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It turns out that I needed a way to raise events in my pager from the last post. Like when the page changed, I wanted to display "Page 3 of 5 (9 elements)" (for my test size of 2 elements per page (not likely to happen)). But also, for future reference, if say, to save on load times, only load X pages, we'll call it 5, at a time, so 10 elements, so then when they got to page 4 or 5, the non-pager code can load 10 more elements asynchronously, and call refresh on the pager to update the page count etc. Here's the event object:

var EventList = new Array();

function Event(obj, type){
if (EventList[type]) return;
EventList[type] = true;
this.handlers = new Array();
this.type = type;
this.obj = obj;
this.obj._event = new Array();
this.obj._event[type] = this;

if (typeof(this.obj.addCustomEvent) != "function"){
this.obj.addCustomEvent = function(type, fn){
if (typeof(fn) == "function"){
return true;
return false;

this.raise = function(sender, args){
for(var i = 0; i < this.handlers.length; i++){
this.handlers[i](sender, args);

// addEvent(obj, "event", func);

function addEvent(obj, evType, fn, useCapture){
if (EventList[evType] && obj.addCustomEvent){
var r = obj.addCustomEvent(evType, fn);
return r;
else if (obj.addEventListener){
obj.addEventListener(evType, fn, useCapture);
return true;
} else if (obj.attachEvent){
var r = obj.attachEvent("on"+evType, fn);
return r;
} else {
alert("Handler could not be attached");

Yup, it only handles on event per object right now. That's easily remedied if I use something other than "obj._event". Like this.obj._event = new Array(); this.obj._event[type] = this;. Will do that soon. UPDATE: Fixed that, and used the EventList array to keep track of custom events, and modified the addEvent function to use that and see if it's a custom event first. This way, if I add custom events to a "div" html element, it will work, whereas before it would have evaluated one of the other ones (attachEvent or addEventListener) before it would have added the event where I wanted it. UPDATE 2: Damn, that still has a shortcoming. To be fixed later, like Tuesday. I'm booked this weekend. If you can point out the shortcoming, I'll give YOU $5 :P A hint would be that you don't have to worry about "click" events, only custom events... but damn near everything has a "click" event.

Notice that I modified the "addEvent" function that I shamelessly stole from to check if the object that we're adding the event to has an "addCustomEvent" function on it. If it does, call it, which is added to the object when it creates a new event. This is how the pager uses it:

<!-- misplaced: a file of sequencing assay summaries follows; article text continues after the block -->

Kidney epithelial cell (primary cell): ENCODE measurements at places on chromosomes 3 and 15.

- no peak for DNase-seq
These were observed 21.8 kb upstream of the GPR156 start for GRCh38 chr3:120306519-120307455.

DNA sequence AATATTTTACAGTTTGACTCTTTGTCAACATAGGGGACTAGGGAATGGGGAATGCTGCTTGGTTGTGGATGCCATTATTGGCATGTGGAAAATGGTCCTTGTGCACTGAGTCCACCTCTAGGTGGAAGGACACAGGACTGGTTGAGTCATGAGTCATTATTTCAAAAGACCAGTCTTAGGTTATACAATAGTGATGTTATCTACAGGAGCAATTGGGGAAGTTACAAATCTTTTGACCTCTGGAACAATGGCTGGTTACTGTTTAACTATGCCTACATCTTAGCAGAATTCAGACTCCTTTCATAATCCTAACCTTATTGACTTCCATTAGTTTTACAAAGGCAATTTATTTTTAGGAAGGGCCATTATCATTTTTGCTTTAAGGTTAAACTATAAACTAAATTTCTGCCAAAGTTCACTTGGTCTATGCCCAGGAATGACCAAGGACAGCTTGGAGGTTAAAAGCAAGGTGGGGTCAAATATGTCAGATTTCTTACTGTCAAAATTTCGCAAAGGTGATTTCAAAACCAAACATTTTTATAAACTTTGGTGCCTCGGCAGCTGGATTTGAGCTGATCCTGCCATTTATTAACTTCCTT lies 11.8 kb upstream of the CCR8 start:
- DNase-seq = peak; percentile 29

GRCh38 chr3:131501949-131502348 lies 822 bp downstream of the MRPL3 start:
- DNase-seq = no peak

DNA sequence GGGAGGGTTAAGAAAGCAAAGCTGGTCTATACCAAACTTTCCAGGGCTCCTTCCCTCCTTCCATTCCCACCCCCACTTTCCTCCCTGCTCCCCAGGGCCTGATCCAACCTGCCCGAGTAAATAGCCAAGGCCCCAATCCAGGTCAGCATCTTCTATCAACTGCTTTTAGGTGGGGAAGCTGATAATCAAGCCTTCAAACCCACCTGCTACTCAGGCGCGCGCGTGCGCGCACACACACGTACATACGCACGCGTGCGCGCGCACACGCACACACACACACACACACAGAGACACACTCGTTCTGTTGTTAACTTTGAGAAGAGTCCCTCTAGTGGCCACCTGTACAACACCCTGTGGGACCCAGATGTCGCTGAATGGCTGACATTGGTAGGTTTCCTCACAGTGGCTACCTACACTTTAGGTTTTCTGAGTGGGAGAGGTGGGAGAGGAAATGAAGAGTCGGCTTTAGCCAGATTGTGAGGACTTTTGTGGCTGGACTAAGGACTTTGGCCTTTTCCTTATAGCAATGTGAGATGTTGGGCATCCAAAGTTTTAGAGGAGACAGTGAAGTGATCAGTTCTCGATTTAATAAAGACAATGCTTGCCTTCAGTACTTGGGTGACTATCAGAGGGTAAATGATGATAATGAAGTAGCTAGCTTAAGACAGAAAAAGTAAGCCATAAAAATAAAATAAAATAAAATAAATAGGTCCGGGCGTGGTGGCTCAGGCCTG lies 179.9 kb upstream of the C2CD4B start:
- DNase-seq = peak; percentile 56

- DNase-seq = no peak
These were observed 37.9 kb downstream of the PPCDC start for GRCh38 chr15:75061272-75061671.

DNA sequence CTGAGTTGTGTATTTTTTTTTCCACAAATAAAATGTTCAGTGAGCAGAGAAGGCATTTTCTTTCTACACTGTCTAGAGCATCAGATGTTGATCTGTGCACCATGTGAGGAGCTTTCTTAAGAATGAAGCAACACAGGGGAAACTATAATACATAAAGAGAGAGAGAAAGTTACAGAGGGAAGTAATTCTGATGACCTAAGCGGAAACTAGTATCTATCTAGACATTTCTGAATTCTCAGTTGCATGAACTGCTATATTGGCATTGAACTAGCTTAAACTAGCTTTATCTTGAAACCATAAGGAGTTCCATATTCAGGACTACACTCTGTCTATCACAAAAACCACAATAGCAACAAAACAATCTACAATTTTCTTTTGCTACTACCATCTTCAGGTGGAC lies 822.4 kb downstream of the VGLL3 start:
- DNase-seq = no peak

function Pager(){
this.init = function(divid){
this.textspan = null;

this.onPageChanged = new Event(this, "pageChanged");
addEvent(this, "pageChanged", this.internalOnPageChanged);
this.initialized = true;

this.pageChanged = function(pageNumber){
// change page functionality here...

this.onPageChanged.raise(this, { page : this.currentPage, pages: this.pageCount, total: this.elementCount});


this.internalOnPageChanged = function(pager, args){
if (pager.textspan){
pager.textspan.appendChild(document.createTextNode("Page " + ( + " of " + args.pages + " (" + + " elements)"));

I removed unnecessary code but you get the idea. As always, I found code online to do it, but it was too complicated (KISS = Keep it simple stupid). If I have to add to it I will but it doesn't have to solve all of my problems right now. In my html page that is apart from the pager, I add another handler for "pageChanged" to just test it out. Integrating it seamlessly with the "addEvent" function is crucial, so now I just use the same exact syntax for every event, whether it's custom or not. So this works perfectly:

addEvent(window, "load", loaded);
var pager = new Pager();

function loaded(){
addEvent(pager, "pageChanged", pagerPageChanged);

function pagerPageChanged(p, args){
var i =;
//alert("page changed : " + + " of " + args.pages + " pages, " + + " elements in all");

That's from "index.html" because I don't need any kind of server side scripting language with my new Ajax framework. And it's loading data, saving data, deleting data, even will begin to authenticate users soon, on the server. This keeps the custom code on the server down to 0 lines. Yup, no lines of Java pertaining to a "Notes" application (basic and without user authentication or authorization). I like writing Java but this will make things quicker :) When I incorporate YUI! into it, it'll even be beautiful. Ahh, until that day.

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